US7465304B1 (en) 2003-04-14 2008-12-16 Spine Design, Inc. Anterior cervical facet discectomy surgery kit and method for its use
US7753909B2 (en) 2003-05-01 2010-07-13 Covidien Ag Electrosurgical instrument which reduces thermal damage to adjacent tissue
US7160299B2 (en) 2003-05-01 2007-01-09 Sherwood Services Ag Method of fusing biomaterials with radiofrequency energy
US8128624B2 (en) 2003-05-01 2012-03-06 Covidien Ag Electrosurgical instrument that directs energy delivery and protects adjacent tissue
JP5137230B2 (en) 2003-05-15 2013-02-06 コヴィディエン・アクチェンゲゼルシャフト Method of sealing a tissue sealer and tissue with a non-conductive variable stop member
JP4704344B2 (en) * 2003-06-10 2011-06-15 ネオメディックス コーポレイションNeomedix Corporation System including an electrosurgical instrument and the device for selectively cutting tissue
US7959641B2 (en) 2003-06-10 2011-06-14 Neomedix Corporation Tubular cutter device and methods for cutting and removing strips of tissue from the body of a patient
US7150097B2 (en) * 2003-06-13 2006-12-19 Sherwood Services Ag Method of manufacturing jaw assembly for vessel sealer and divider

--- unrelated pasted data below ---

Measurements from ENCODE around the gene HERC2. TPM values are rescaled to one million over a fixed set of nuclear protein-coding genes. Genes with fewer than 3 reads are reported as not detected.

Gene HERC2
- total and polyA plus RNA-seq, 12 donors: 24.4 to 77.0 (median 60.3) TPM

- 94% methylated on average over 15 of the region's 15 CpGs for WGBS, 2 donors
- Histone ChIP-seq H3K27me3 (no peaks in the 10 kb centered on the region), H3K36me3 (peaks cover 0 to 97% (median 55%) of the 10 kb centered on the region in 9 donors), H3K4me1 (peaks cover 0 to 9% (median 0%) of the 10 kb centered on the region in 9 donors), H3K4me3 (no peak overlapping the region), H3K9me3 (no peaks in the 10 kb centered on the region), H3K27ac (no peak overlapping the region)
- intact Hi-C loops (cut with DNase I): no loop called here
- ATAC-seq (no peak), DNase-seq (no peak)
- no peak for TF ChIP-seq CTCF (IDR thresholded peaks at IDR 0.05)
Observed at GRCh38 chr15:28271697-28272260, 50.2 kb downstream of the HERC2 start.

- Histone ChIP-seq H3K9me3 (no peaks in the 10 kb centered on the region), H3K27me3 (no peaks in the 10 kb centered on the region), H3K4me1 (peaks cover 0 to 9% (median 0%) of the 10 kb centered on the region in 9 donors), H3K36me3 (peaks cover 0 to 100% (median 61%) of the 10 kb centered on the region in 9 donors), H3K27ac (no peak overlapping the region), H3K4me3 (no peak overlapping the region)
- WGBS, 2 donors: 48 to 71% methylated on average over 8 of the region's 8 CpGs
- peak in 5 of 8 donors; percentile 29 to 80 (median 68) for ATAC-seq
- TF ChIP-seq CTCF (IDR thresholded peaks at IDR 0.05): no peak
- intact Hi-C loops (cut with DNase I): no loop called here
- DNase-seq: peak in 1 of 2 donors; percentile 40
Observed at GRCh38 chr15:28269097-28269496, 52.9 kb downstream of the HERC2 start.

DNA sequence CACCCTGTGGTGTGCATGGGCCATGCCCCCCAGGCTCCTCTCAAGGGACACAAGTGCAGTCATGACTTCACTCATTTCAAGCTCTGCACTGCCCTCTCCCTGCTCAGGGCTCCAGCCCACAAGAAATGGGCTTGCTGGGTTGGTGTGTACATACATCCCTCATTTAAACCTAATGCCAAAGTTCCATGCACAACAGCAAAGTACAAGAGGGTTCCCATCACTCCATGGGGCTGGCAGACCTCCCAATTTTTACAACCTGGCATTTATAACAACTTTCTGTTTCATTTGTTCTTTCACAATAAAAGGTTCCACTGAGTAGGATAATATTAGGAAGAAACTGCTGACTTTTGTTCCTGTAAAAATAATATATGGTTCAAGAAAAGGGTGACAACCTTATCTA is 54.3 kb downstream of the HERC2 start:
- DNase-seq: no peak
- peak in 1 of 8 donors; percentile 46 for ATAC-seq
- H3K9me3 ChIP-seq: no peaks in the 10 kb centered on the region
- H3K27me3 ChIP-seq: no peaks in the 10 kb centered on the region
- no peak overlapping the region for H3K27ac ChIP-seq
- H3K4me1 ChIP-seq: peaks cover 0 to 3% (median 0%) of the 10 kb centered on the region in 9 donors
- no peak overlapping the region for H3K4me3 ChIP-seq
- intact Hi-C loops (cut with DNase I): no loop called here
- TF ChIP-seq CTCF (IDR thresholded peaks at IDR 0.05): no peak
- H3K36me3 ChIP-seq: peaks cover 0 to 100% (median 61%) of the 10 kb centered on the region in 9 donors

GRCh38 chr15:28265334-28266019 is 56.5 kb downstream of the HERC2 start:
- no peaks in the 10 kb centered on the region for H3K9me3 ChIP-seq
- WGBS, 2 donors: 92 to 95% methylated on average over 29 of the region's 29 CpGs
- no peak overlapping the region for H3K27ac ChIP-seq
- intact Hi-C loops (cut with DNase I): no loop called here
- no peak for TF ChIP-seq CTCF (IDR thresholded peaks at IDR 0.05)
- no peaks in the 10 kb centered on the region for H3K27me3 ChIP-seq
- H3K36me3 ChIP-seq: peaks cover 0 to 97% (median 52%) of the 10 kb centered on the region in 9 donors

US7156846B2 (en) * 2003-06-13 2007-01-02 Sherwood Services Ag Vessel sealer and divider for use with small trocars and cannulas
US7857812B2 (en) 2003-06-13 2010-12-28 Covidien Ag Vessel sealer and divider having elongated knife stroke and safety for cutting mechanism
US7150749B2 (en) 2003-06-13 2006-12-19 Sherwood Services Ag Vessel sealer and divider having elongated knife stroke and safety cutting mechanism
GB2403148C2 (en) 2003-06-23 2013-02-13 Microsulis Ltd Radiation applicator
US20040267256A1 (en) * 2003-06-24 2004-12-30 Garabedian Robert J. Compound lesion alignment device
US7789877B2 (en) * 2003-07-02 2010-09-07 St. Jude Medical, Atrial Fibrillation Division, Inc. Ablation catheter electrode arrangement
WO2005030318A1 (en) 2003-09-25 2005-04-07 Nuvasive, Inc. Surgical access system and related methods
US7905840B2 (en) 2003-10-17 2011-03-15 Nuvasive, Inc. Surgical access system and related methods
US7367976B2 (en) 2003-11-17 2008-05-06 Sherwood Services Ag Bipolar forceps having monopolar extension
US7500975B2 (en) 2003-11-19 2009-03-10 Covidien Ag Spring loaded reciprocating tissue cutting mechanism in a forceps-style electrosurgical instrument
US7131970B2 (en) 2003-11-19 2006-11-07 Sherwood Services Ag Open vessel sealing instrument with cutting mechanism
US7811283B2 (en) 2003-11-19 2010-10-12 Covidien Ag Open vessel sealing instrument with hourglass cutting mechanism and over-ratchet safety
US7442193B2 (en) * 2003-11-20 2008-10-28 Covidien Ag Electrically conductive/insulative over-shoe for tissue fusion
US20050113843A1 (en) * 2003-11-25 2005-05-26 Arramon Yves P. Remotely actuated system for bone cement delivery
EP1709922A4 (en) * 2004-01-06 2008-06-11 Toray Industries Balloon catheter
US7780662B2 (en) 2004-03-02 2010-08-24 Covidien Ag Vessel sealing system using capacitive RF dielectric heating